What does life look like in the XXI Dutch VINEX district? In the postwar urban developments the city of Purmerend, served is a model for many Dutch municipalities. Five photographers were commissioned by the Museum Waterland to create works that explores the actual and personal image of this urban growth phenomenon.
In 1950s Purmerend had the population of only 7000. From the moment it was officially declared a growing city in the 1960s until today its population grew tenfold. In that time the character of the city changed drastically: from a sleepy town for Amsterdam commuters it turned into a multi-cultural municipality, which is still struggling to define its identity.
There are more cities like this in the Netherlands. By now more than half of the Dutch population is living in such agglomerations with no clear identity. There has been no detailed description or visual documentation of these places. Boring and common, they exist outside public attention.
Museum Waterland and IMCO (Institute for Social and Cultural Support) approached Bas Vroege (Paradox) to commission artists and photographers and create the missing image of these places. This is how P’REND was born. The project resulted in an exhibition of photo and video work, a website and a publication.
Museum Waterland and IMCO(Institute for Social and Cultural Support) approached Bas Vroege (Paradox) to commision artists and photographers and create the missing image of these places. This is how P’REND was born. The project resulted in an exhibition of photo and video work, a website and a publication.
The book brings together the four bodies of work of Besems, Janssen & Korsmit, Kramer and Swart.
Korrie Bessems photographed 54 neutral photographic cityscapes of Purmerend. These were published weekly in a local newspaper (Noordhollands Weekblad). Readers were invited to respond to the images. Reactions were sent by email, through the website or even by telephone.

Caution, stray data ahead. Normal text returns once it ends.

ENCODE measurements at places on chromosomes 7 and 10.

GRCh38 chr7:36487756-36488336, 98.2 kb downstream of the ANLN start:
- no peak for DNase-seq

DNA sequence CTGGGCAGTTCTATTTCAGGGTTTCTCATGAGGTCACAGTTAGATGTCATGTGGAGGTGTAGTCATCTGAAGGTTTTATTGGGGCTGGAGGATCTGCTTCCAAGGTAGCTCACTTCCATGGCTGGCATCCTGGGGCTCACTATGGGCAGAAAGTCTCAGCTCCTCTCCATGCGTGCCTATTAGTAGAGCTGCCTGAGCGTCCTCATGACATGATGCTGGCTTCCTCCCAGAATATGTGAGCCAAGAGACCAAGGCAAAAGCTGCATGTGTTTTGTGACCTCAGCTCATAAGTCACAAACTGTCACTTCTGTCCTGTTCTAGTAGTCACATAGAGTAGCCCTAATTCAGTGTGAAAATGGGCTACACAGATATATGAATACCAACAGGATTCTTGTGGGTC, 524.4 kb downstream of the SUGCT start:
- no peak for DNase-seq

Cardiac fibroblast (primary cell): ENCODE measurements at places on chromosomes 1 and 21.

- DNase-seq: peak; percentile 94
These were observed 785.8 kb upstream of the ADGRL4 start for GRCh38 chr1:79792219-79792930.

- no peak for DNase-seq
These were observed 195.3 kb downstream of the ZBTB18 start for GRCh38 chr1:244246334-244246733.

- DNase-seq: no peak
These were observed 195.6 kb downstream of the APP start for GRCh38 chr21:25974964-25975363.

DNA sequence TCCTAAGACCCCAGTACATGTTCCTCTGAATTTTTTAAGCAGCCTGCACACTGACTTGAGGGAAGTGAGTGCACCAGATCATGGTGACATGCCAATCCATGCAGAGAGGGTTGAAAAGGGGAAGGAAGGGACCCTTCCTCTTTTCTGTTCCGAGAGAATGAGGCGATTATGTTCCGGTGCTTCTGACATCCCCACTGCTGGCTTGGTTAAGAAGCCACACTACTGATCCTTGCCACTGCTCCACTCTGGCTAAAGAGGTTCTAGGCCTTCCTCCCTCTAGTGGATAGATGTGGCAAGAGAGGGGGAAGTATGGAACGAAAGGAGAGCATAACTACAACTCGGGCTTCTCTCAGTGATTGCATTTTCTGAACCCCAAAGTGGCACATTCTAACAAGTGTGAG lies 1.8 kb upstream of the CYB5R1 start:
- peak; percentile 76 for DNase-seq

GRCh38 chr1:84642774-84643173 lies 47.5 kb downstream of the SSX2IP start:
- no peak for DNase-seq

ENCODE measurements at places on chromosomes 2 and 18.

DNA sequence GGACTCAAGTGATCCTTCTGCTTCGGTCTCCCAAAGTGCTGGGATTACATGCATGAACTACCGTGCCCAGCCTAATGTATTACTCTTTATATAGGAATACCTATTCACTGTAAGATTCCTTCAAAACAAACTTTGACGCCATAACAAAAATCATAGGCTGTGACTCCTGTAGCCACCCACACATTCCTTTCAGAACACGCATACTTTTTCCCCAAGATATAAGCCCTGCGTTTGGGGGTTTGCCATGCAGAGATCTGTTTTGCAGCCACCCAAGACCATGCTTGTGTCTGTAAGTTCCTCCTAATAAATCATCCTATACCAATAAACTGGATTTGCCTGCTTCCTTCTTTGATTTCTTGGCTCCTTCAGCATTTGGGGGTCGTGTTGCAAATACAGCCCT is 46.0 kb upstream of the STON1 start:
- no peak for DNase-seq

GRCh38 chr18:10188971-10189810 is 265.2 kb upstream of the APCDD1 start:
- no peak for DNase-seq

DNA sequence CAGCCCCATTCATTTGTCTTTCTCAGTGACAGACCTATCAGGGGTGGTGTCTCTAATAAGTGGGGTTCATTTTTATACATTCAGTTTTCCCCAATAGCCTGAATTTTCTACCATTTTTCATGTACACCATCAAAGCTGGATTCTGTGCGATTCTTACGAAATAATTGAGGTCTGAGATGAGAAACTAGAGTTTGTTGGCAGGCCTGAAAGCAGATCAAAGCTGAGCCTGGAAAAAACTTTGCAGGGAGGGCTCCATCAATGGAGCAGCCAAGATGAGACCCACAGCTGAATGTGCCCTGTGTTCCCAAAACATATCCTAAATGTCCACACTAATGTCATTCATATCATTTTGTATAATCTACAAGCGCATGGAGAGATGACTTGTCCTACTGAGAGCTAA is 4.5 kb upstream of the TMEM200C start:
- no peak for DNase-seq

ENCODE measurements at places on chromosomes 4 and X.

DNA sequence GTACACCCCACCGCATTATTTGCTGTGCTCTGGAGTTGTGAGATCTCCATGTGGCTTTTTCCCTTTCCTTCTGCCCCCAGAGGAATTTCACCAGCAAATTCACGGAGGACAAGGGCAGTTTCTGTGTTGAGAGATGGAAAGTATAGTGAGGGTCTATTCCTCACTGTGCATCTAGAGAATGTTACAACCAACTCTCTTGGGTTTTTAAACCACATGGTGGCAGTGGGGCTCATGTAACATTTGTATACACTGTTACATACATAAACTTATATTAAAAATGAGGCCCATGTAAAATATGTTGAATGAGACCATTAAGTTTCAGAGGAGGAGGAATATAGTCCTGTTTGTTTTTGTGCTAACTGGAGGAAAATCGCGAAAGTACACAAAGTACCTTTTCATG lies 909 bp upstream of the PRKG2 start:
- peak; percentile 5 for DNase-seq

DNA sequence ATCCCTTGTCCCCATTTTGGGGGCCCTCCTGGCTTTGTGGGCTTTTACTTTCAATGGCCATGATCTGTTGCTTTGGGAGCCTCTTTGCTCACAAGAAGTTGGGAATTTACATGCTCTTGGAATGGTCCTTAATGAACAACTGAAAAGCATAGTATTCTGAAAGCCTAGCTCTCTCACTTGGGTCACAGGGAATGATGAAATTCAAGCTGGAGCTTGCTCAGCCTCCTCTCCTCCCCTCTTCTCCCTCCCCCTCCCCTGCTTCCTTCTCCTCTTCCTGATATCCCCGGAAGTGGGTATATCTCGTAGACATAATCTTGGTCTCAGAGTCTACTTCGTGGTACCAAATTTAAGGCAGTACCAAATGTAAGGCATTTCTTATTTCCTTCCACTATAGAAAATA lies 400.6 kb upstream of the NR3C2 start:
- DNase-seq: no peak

Saskia Janssen and George Korsmit presented a digital photo and video installation of a class portrait of Regional College Waterland. We see a diverse group of 16-20 year-olds photographed against the backdrop of the edge of a football field in the area Purmer-Noord. The work is a result of collaboration between the makers and the group. It can be understood as a performance, sculpture, a staged document; “an ode to the future” as they themselves prefer to put it.
Luuk Kramer was fascinated by the development of the industrial terrain of Purmerend. He documented brick constructions at the rundown industrial sites from the seventies. He combined these images with those of the ribbon development, so characteristic of today’s business areas once can find cutting through polders across the country. Kramer presented his work as installation that highlighted the interchangeability of the architectural concepts.
Siebe Swart, Amsterdam based photogrpaher, has a personal connection with P’REND: he grew up in Purmerend and it is where his mother still lives. For this work Swart returned to the meaningful places from his youth. His photographs evoke a paradoxical mixture of feelings: a strange combination of tension and security . He combines his own images, created with a large format camera, with postcards from the seventies taken from the Purmerend Museum – a kind of ‘official’ image of the place.